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SO in the context of Her majesty the Queen's recent revelation that she would NEVER consider stepping down as monarch because 'abdication is a dirty word

in the Palace' • you can just imagine the difficulty that the Prime Minister Stanley Baldwin faced, when he attempted to impress upon the king the peril to the integrity of the monarchy caused by the private friendship with a divorcée. Discussions of a morganatic marriage were pursued, but on December 2 Baldwin assured him that this was impracticable. It was doomed by being somewhat hurriedly and forcibly put to the dominions and by the explosion of the whole matter in the press and Parliament on December 3. On the following day the word abdication appeared in the newspapers for the first time.

The king therefore made his final decision and submitted his abdication on December 10, 1936.

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Comment by Michael Grove on November 24, 2018 at 16:56

Never forgetting of course that while Europe burned in the flames

of the second world war many of its elite maintained a martini 

lifestyle in the Bahamas but the party was interrupted by one of the great, unsolved crimes of the 20th Century.

When Edward VIII, the former wayward King of Great Britain was sent by the British establishment to see out the war as Governor of the Bahamas, it was hoped that he would refrain from causing any further embarrassment to the Royal family. But in 1943, the mysterious murder of one of the wealthiest men in the British empire, Sir Harry Oakes, sparked a chain of events that have led many to believe that the Duke of Windsor had not learned from his mistakes. An episode of Nazi Murder Mysteries looks at the persistent rumours accusing the Duke of having been complicit in illegal financial schemes involving laundering Nazi money and influencing the outcome of a murder trial.

Sir Harry Oakes, one of the British Empire's richest 
men (a sterling

billionaire in today's equivalent ) was found murdered in his bed,

his body burnt and covered in feathers - a crime so lurid it knocked

wartime news off the front page and exposed to the rest of the

world Alfred de Marigny's now famous statement to the former

"King of England-to-be• the Duke of Windsor • that he was a 

pimple on the arsehole of a backwater of the British Empire.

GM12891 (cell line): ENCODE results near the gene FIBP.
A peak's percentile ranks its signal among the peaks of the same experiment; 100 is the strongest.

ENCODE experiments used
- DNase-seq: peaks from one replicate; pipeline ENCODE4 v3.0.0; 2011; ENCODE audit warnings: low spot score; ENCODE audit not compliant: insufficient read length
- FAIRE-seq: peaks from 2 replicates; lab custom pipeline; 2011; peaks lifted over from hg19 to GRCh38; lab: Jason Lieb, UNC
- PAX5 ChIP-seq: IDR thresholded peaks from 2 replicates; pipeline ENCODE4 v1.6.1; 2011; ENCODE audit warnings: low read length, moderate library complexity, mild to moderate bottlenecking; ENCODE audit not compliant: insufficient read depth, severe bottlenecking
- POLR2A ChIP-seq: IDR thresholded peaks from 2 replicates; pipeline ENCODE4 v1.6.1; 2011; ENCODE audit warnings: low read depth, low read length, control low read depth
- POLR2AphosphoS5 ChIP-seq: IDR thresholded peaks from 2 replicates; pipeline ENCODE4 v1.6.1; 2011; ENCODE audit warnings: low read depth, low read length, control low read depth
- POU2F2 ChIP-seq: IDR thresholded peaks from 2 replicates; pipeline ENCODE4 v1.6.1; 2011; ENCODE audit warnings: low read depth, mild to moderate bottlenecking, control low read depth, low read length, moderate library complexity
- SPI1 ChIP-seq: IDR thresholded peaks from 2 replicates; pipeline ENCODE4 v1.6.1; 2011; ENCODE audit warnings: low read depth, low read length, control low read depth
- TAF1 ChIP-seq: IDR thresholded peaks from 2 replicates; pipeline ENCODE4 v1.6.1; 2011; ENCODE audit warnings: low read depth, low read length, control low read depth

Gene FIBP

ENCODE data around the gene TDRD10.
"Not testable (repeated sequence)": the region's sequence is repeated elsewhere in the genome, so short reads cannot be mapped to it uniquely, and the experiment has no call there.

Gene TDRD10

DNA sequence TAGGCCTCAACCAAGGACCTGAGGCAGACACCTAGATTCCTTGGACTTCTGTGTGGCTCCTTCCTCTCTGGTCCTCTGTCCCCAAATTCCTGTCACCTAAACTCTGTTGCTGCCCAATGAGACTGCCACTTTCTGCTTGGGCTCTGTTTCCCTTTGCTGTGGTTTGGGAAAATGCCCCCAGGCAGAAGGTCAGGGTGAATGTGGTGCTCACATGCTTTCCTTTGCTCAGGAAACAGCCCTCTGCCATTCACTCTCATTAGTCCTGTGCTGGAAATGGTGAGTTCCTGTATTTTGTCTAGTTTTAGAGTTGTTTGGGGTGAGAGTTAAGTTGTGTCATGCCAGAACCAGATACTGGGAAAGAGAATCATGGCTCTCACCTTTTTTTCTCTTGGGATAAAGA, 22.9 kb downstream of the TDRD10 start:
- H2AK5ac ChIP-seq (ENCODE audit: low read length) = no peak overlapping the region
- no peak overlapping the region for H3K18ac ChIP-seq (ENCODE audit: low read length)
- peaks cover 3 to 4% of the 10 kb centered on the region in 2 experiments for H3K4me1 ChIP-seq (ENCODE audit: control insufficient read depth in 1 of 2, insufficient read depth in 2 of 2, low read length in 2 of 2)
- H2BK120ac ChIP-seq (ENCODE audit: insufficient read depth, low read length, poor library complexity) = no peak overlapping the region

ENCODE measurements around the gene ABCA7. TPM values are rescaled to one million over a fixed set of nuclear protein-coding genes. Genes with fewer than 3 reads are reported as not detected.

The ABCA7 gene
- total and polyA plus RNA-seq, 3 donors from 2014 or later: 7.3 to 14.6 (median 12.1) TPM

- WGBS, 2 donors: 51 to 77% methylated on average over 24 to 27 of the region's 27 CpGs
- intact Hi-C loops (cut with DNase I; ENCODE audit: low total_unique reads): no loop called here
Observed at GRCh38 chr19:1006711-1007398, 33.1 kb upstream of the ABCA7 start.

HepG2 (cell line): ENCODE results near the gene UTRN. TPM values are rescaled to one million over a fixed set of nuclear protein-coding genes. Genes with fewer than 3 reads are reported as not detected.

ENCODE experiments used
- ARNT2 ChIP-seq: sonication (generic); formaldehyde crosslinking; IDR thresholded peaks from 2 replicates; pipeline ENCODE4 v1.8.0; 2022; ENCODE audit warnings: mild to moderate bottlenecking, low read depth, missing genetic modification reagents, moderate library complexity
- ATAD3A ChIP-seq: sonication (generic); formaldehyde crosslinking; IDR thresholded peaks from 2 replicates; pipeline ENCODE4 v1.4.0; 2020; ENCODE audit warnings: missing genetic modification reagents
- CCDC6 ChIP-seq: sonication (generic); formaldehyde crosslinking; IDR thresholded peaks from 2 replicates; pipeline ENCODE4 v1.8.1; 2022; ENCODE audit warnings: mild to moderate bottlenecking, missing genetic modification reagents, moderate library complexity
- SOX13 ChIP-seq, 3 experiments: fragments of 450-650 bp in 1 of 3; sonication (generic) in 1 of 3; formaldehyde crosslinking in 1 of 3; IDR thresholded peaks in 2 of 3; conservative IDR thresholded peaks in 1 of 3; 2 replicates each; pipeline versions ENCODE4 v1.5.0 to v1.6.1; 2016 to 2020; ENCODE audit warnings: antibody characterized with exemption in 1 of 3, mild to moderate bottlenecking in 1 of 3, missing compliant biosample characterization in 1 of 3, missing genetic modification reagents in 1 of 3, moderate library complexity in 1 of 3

Comment by Michael Grove on April 18, 2021 at 10:41

With his death will come reassessment. Because Prince Philip was an extraordinary man who lived an extraordinary life; a life intimately connected with the sweeping changes of our turbulent 20th Century, a life of fascinating contrast and contradiction, of service and some degree of solitude. A complex, clever, eternally restless man.

His mother and father met at the funeral of Queen Victoria in 1901. At a time when all but four of Europe's nations were monarchies, his relatives were scattered through European royalty. Some royal houses were swept away by World War One; but the world into which Philip was born was still one where monarchies were the norm. His grandfather was the King of Greece; his great-aunt Ella was murdered along with the Russian tsar, by the Bolsheviks, at Ekaterinberg; his mother was a great-granddaughter of Queen Victoria.

His four older sisters would all marry Germans. While Philip fought for Britain in the Royal Navy, three of his sisters actively supported the Nazi cause; none would be invited to his wedding.

When peace came, and with it eventual economic recovery, Philip would throw himself into the construction of a better Britain, urging the country to adopt scientific methods, embracing the ideas of industrial design, planning, education and training. A decade before Harold Wilson talked of the "white heat of the technological revolution", Philip was urging modernity on the nation in speeches and interviews. And as the country and the world became richer and consumed ever more, Philip warned of the impact on the environment, well before it was even vaguely fashionable.

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